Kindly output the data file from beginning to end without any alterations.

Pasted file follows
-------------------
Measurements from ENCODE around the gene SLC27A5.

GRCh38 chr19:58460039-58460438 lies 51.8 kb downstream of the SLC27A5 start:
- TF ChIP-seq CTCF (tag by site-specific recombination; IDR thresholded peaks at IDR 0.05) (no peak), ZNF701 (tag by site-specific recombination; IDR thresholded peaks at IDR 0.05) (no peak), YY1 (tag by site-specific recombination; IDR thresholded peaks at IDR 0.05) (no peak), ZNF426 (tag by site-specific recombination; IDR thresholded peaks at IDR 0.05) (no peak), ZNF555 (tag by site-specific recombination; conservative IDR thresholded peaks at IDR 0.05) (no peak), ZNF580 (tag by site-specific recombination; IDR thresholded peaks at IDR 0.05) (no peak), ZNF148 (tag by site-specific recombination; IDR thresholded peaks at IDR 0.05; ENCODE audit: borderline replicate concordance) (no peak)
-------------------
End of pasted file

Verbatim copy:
Measurements from ENCODE around the gene SLC27A5.

GRCh38 chr19:58460039-58460438 lies 51.8 kb downstream of the SLC27A5 start:
- TF ChIP-seq CTCF (tag by site-specific recombination; IDR thresholded peaks at IDR 0.05) (no peak), ZNF701 (tag by site-specific recombination; IDR thresholded peaks at IDR 0.05) (no peak), YY1 (tag by site-specific recombination; IDR thresholded peaks at IDR 0.05) (no peak), ZNF426 (tag by site-specific recombination; IDR thresholded peaks at IDR 0.05) (no peak), ZNF555 (tag by site-specific recombination; conservative IDR thresholded peaks at IDR 0.05) (no peak), ZNF580 (tag by site-specific recombination; IDR thresholded peaks at IDR 0.05) (no peak), ZNF148 (tag by site-specific recombination; IDR thresholded peaks at IDR 0.05; ENCODE audit: borderline replicate concordance) (no peak)